Crypto traders defy govt renewed clampdown amid naira fall



With the naira going from being labelled the ‘best’ performing currency globally, to now being adjudged the ‘worst’ performing currency against the dollar in a space of 30 days, the federal government last week, reactivated its old tricks: Clamp down on crypto trade and ‘unregistered’ Bureau de Change (BDC) operators, commonly known as Aboki; two entities it had identified as ‘killers’ of the currency.

On Wednesday, the police in Kano State announced that it had arrested 17 suspected forex hawkers in Wapa area of Fagge Local Government Area of the state. This came two days after Dr. Emomotimi Agama, the Director General of Securities and Exchange Commission (SEC), announced during a virtual meeting with the Blockchain Industry Coordinating Committee of Nigeria, the umbrella body of all major blockchain and cryptocurrency Associations in Nigeria, that the commission had decided to launch a new regulatory framework for crypto exchanges and custodians.

Agama said the government of Nigeria was preparing to introduce new regulations to ban peer-to-peer (P2P) cryptocurrency exchange using the naira, in order to protect the local currency from manipulation by custodians and other industry firms, an announcement that sent social media buzzing for a period. But it was nothing new, and many doubted how the government wanted to go about banning P2P.

“Recent concerns regarding crypto P2P traders and their perceived impact on the exchange rate of the naira has underscored the need for collective action,” Agama had said.

After initially unbanning cryptocurrency – the previous regime of Muhammadu Buhari had banned the trade – the Bola Tinubu administration reversed course in February, and began aggressive clamp down on the trade in response to the rapid depreciation of the local currency, which had weakened persistently since it opted to float last year.

The clamp down, which included the arrest and detention of two employees of Binance, Tigran Gambaryan and Nadeem Anjarwalla, and restriction of access to practically all crypto exchange apps and websites, appeared to achieve huge results. The local currency rallied from a historic low of N1,900/$ in February, to N1,100 in early April, earning ‘best performing currency tag.’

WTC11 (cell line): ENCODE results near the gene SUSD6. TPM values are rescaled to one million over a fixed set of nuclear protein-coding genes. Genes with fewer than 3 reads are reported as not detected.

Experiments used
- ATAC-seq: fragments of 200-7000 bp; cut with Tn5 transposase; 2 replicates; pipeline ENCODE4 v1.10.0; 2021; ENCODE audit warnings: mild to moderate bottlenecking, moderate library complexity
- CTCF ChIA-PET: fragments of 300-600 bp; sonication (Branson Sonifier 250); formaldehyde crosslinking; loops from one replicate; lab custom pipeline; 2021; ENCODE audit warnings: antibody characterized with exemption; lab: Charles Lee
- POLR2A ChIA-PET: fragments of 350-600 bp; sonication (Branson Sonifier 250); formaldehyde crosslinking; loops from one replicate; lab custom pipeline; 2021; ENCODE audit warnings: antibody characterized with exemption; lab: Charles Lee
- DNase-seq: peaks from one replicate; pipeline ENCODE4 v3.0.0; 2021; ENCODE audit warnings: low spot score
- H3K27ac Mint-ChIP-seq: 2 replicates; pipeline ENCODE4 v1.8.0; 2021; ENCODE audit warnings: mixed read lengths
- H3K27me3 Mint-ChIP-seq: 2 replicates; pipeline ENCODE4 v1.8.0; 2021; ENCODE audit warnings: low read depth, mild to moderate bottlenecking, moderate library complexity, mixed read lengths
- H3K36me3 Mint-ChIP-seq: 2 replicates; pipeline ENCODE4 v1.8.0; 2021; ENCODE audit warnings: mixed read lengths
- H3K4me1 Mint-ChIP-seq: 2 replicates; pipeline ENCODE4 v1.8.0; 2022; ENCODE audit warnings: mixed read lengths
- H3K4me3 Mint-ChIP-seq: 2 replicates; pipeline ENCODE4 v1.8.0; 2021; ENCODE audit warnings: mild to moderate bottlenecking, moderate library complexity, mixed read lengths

But a big part of that were also the hike in interest rates and sale of treasury bills in dollars at about 22 percent interest rate, which according to the authorities, was oversubscribed by 245 percent. While questions remain about how the government would raise funds to repay in 12 months, the dollars raised may have helped the Olayemi Cardoso led CBN in its quest to ‘save the naira.’

Government recognised BDC operators were given dollars at subsidiaries rates, and mandated not to sell beyond certain threshold. It proved to be the magic wand. In days, naira gained almost 40 percent, and all was well again and looking up.

But not supported by improved export or any other fundamental, the good news was destined to be short-lived. In more recent days, the naira has reversed its gains, earning yet again, the tag of world’s worst performing currency in the last month.

On Friday, the naira slipped to 1,466.31 to the dollar at the official market, and N1470 in the parallel section, its weakest level since March 20, triggered by local scarcity of dollars, which had on Thursday halved from the day before to just $84 million.

Analysts suggest that an estimated $1.3 billion in naira futures billed to mature at the end of this month is playing a big role on market sentiment, as it is expected to create more demand for dollars. But it would appear that as far as the authorities are concerned, crypto has to be the main culprit.